Requiem For a Grocery Store

Posted on Tuesday, April 18th, 2017 at 09:38

The closing of the Nora Marsh Supermarket has come as no surprise. The energy went out of it years ago, when Whole Foods set up shop in the same neighborhood. Then Kroger moved in across the street, and gradually, the only people left shopping at Marsh were a few silver-haired people, and me.

I’ve been shopping at that store every week for the past 16 years. I’ve witnessed its various attempts at renaissance, remodeling and restocking with organic, local foods and produce. Then came the decline, as people’s food habits and tastes changed and other stores fit those needs more quickly, albeit not always more economically.

I liked shopping in a store that was intimately familiar—where I could jot down my list by aisle, where everything I needed was stocked, and where the clerks and baggers were consistent, week after week. The meat managers knew me by name and remembered our annual Memorial Day weekend order. I recall the time I left my change-purse in the basket of my grocery cart in the parking lot. I had driven home before I realized it was missing and raced back to the store. A bagger had found it and kept it for me. That was one of many kindnesses I observed from the staff over the years.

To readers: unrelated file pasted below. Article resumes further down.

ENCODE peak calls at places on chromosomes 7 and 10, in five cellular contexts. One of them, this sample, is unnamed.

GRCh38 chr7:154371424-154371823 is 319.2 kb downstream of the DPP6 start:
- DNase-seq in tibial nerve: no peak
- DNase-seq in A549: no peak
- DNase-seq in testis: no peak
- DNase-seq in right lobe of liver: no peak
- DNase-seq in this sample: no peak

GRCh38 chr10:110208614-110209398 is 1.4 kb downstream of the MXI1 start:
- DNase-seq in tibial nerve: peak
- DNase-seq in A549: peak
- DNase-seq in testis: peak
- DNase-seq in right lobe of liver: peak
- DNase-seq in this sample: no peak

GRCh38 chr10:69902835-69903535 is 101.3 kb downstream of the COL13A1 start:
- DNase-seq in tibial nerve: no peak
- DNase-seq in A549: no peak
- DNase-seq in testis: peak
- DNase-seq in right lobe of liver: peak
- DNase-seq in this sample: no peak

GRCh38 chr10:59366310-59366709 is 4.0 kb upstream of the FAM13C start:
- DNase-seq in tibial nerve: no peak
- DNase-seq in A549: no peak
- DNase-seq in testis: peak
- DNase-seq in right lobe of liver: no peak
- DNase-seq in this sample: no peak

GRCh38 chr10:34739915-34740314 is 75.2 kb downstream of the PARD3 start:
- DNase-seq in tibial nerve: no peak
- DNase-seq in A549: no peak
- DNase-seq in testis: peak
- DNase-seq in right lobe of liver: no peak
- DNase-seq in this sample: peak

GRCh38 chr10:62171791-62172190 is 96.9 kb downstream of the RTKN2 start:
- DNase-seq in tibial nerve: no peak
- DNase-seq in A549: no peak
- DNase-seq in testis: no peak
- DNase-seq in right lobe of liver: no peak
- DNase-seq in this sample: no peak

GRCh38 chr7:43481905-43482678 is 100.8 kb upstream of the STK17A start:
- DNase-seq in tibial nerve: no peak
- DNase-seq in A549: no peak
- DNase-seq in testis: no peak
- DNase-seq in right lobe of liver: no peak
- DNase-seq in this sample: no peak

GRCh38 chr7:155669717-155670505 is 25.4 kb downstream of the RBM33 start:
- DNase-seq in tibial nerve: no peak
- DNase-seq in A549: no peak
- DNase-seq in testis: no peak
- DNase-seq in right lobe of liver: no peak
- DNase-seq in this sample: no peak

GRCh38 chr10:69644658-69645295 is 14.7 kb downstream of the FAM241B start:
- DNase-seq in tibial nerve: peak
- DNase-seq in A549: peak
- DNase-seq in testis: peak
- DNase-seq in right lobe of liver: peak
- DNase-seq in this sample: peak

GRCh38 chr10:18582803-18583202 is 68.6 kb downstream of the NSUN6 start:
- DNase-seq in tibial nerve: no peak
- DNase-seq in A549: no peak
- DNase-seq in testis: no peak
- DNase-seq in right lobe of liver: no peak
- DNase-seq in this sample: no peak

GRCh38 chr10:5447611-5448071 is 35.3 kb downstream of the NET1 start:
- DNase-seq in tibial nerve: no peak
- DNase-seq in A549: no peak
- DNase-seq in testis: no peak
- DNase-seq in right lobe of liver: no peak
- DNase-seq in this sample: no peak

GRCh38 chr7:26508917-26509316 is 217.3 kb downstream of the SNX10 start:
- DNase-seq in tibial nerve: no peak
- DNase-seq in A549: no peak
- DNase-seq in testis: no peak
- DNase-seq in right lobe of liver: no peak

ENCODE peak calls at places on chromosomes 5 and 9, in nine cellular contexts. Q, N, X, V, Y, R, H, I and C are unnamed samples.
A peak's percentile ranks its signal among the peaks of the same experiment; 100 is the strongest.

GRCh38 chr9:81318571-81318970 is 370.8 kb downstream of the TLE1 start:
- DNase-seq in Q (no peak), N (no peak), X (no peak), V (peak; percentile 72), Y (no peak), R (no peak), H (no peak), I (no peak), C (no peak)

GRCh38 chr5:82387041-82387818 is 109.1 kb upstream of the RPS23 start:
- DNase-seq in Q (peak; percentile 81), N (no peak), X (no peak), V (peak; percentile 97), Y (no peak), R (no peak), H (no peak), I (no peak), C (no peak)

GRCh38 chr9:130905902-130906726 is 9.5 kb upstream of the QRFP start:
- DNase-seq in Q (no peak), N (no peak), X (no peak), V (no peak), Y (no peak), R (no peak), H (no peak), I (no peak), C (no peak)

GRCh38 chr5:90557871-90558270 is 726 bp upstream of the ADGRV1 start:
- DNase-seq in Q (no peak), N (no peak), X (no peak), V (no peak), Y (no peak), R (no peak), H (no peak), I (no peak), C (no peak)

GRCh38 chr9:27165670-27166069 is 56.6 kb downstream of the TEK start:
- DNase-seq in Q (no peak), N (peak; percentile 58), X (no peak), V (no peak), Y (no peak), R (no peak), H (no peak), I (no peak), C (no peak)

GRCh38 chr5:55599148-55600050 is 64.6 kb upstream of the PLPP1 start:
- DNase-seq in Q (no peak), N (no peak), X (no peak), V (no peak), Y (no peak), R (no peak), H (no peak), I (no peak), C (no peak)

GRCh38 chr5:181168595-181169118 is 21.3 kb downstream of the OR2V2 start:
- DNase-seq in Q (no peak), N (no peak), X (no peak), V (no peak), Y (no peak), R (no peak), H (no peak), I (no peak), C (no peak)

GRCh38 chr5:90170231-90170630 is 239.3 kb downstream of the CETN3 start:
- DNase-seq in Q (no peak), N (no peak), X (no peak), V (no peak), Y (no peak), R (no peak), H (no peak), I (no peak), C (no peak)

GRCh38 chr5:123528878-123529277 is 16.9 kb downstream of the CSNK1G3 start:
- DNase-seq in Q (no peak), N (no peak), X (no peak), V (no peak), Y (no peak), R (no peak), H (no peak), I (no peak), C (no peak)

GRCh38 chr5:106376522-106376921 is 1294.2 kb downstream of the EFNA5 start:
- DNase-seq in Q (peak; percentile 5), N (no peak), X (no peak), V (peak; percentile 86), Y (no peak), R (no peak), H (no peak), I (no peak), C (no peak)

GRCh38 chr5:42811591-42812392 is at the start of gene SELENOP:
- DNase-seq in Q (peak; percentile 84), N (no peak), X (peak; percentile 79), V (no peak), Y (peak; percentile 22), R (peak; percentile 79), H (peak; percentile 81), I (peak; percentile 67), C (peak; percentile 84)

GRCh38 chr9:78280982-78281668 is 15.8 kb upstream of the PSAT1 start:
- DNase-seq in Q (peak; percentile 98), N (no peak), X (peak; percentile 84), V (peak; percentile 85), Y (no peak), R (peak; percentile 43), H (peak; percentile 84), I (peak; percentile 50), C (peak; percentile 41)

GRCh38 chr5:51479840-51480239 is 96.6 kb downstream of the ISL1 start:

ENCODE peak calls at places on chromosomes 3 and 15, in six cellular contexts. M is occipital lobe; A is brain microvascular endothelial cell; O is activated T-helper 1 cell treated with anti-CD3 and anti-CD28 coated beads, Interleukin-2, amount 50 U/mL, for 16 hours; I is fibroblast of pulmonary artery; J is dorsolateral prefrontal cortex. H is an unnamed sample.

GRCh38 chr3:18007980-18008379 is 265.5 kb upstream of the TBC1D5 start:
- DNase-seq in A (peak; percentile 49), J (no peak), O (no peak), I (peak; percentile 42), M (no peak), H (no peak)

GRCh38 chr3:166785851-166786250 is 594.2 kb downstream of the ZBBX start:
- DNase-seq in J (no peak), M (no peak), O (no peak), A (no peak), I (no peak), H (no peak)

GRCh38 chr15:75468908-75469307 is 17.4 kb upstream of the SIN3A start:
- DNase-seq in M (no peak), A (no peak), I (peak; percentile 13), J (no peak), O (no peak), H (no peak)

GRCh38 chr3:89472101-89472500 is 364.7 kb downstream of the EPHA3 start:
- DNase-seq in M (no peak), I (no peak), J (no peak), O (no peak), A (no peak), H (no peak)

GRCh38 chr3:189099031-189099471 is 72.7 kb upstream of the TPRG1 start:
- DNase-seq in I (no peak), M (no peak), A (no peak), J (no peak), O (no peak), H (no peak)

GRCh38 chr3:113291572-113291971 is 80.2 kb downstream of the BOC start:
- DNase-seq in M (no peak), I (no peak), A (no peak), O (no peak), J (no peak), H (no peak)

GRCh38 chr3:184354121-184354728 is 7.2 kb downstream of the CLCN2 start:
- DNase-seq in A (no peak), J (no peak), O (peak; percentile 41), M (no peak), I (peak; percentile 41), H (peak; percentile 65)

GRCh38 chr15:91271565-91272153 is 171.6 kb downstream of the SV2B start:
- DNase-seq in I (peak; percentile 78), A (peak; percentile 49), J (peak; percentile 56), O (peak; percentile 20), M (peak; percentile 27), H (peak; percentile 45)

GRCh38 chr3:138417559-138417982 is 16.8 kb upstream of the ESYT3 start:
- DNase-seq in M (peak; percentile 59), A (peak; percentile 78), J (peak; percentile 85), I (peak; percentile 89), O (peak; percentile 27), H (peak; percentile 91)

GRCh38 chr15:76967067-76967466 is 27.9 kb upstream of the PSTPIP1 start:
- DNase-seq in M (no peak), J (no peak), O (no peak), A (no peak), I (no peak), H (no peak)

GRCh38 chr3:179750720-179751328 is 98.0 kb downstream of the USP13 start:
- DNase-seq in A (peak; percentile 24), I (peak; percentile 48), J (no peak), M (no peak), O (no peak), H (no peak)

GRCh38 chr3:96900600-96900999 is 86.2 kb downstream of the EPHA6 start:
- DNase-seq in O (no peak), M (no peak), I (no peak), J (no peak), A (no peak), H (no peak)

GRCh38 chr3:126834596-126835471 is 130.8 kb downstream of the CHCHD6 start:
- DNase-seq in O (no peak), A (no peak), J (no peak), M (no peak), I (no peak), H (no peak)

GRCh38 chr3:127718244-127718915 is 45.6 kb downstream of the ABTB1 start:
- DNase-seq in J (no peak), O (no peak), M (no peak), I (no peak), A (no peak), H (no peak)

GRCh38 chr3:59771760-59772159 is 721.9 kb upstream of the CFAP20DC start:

But there were also problems. No matter how much you’d insist on packing your groceries in reusable shopping bags, they’d often wrap your stuff in plastic bags as well, a real challenge for an aspiring environmentalist. Products that were once reliably stocked would suddenly disappear from the shelves forever, and newly introduced items were often not available. Recently, for many months, the shelves have been apocalyptically bare.

I started going online for some products I couldn’t buy locally, either at Marsh or at other stores. Scott tube-free toilet paper. Order in one click. Bounty decorated 2-ply paper towels. Click: order. A certain brand of hair spray. Fabric softener refills. The list continues to grow.

The Nora-Broad Ripple area has an embarrassment of grocery-store riches. We are not dealing with a food desert here. But we are witnessing the slow death of a certain kind of shopping and food consumption, at least in suburbia—the packaged, high-fructose-corn-syrup-laden kind. I’ve taken a certain amount of my business to farmers’ markets as well as to online. Not necessarily a bad thing. Just different.

Losing one’s grocery store is depressing. It’s like losing a friend. Nine-tenths of the stuff in my pantry, freezer and fridge has been bought at that Marsh. So I’ll be looking at a frozen pot roast and the milk that will expire on April 22 well after the doors have finally closed. There are no words of comfort for this loss, only the necessity to move on. We are privileged here to do that, unlike some neighborhoods that have lost their only store.

Now I have to decide how and where I’ll shop next, and who will get the ensuing 16 years of my loyalty. Because heaven knows—along with my Fresh Idea card—I do not like change.


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